1. It is usually difficult to remove broken tooth fragments. Broken tooth fragments tend to get trapped underneath the gums and can become soft and fragile over the years. Removing them is more difficult than removing whole teeth as there is not much left to grab onto. Since most general dentists don’t remove a lot of teeth fragments, chances are your dentist will struggle trying to remove these. Your dentist may wisely choose to refer you to an oral surgeon to avoid damaging your jawbone or other vital structures when removing these fragments. You might want to confirm with your dentist that he or she is comfortable doing this surgery or otherwise request a referral to an oral surgeon.
- Sometimes after removing the tooth fragment a sharp piece of bone may be left behind. Don’t panic as this is usually an easy fix. Bone fragments are usually loose and can be removed with a tweezer like instrument without even the need to numb you. If the bone fragment is not loose you may have to go in for a second surgery to dissect and remove it.
- Many times the stitch will loosen up before your check up appointment. Again, don’t panic as this is not a problem. The stitch is only important for the first two to three days and it doesn’t do much after that period. It is perfectly acceptable to remove it by yourself at this point if they are hanging loose. Dark sutures are usually permanent and require your dentist to remove them while the tan colored ones are dissolvable and vanish on their own.
2. If you are planning on placing a dental implant soon. If you’re planning to place a dental implant where the tooth fragment is, you should leave the fragment alone until the time of the surgery. Unless of course it is infected. Retaining a tooth fragment for a few months will actually help preserve the jawbone until it is time to place the implant. As soon as the broken tooth fragment is removed your bone will start shrinking at an accelerated rate and the success rate and results of the dental implant will decrease. Of course this only works for short-term situations. Planning on leaving a tooth fragment behind for a few years until you receive a dental implant is not an advisable option and you are more likely to end up with pain and infection as a result.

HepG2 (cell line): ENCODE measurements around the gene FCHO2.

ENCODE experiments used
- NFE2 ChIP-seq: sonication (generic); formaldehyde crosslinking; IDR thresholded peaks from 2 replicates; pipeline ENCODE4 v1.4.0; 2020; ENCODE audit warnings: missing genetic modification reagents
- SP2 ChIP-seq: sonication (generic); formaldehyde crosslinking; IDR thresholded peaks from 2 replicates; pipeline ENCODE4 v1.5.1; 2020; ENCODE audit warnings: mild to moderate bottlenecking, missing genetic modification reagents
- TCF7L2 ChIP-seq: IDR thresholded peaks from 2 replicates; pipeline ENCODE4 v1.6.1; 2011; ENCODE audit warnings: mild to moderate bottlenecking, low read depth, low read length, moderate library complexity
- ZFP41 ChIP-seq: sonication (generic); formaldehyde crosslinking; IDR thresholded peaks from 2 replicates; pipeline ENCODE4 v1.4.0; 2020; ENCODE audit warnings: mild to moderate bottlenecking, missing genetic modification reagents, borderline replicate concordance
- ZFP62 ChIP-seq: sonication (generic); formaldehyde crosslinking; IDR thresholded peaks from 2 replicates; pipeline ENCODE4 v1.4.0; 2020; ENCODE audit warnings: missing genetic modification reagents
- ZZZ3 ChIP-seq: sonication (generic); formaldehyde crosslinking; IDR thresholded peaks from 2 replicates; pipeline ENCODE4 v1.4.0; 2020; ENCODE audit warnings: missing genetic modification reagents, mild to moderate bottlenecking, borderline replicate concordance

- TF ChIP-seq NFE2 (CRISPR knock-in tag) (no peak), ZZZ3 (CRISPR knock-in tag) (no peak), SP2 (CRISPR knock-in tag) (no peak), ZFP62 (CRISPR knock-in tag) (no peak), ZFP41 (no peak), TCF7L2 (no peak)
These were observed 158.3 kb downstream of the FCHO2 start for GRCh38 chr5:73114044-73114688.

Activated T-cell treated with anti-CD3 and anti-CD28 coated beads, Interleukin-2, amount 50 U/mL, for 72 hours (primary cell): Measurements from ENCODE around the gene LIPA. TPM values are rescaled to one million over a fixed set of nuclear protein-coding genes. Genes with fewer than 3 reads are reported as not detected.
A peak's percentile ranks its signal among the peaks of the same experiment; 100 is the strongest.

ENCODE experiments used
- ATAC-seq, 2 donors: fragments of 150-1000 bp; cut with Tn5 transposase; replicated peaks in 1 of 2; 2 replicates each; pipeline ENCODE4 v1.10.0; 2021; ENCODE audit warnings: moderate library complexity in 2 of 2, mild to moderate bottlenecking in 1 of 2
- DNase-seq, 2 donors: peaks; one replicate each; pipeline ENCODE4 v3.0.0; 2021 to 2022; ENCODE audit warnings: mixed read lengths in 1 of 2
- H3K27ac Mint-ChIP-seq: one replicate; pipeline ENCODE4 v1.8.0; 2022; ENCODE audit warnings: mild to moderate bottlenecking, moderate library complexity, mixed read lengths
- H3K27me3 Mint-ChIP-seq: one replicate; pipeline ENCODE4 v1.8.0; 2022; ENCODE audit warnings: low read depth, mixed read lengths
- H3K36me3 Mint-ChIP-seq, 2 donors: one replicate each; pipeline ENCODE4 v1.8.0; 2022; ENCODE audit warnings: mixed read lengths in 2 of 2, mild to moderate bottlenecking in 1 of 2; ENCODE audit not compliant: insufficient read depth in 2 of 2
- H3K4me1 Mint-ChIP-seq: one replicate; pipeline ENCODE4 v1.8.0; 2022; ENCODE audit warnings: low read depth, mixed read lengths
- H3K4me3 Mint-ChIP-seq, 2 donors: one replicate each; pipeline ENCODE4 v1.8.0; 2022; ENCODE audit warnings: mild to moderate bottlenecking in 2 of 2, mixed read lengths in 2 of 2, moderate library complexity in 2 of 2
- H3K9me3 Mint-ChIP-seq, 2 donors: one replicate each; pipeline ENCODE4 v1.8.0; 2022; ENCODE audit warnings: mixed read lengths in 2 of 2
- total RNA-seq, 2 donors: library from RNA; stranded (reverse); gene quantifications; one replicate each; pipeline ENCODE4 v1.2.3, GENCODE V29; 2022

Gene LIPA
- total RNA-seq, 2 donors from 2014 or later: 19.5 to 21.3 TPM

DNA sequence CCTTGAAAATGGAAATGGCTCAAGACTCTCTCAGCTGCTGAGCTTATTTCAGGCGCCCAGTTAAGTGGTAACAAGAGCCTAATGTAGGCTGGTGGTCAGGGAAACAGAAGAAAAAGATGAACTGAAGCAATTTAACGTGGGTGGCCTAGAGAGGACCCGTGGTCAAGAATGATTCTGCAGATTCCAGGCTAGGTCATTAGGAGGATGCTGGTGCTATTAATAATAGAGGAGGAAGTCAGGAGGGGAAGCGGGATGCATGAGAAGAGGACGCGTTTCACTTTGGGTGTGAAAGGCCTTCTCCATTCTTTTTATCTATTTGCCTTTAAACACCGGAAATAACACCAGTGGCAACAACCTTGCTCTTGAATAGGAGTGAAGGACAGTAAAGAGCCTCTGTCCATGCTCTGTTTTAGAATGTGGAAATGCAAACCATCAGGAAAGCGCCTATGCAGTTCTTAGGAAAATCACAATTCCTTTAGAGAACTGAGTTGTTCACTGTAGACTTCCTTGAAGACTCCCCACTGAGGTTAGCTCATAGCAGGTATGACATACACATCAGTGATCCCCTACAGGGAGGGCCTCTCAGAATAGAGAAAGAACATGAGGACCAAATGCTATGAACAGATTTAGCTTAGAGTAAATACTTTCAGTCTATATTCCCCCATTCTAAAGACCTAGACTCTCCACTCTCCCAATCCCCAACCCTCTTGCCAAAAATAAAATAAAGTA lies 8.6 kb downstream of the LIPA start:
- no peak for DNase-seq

3. Sometimes the risk of removing a tooth fragment outweighs its benefits. This typically applies to wisdom teeth fragments left behind in dangerous locations. Sometimes when your dentist or oral surgeon removes the tooth and a small piece breaks off and becomes dislodged deep within your jawbone. If your dentist feels that removing the tooth fragment can cause damage to your vital tissues, such as your nerves or your sinuses, he or she may elect to leave it alone and simply monitor the situation. It is important that this information is clearly explained to you and that you fully comprehend and understand where and why the tooth fragment is left behind.
- Make sure to always remember this information as chances are years later you may go to another dentist and they may become concerned over this fragment, so unless you can recall and explain the situation to them you might be faced with an unnecessary surgery or biopsy!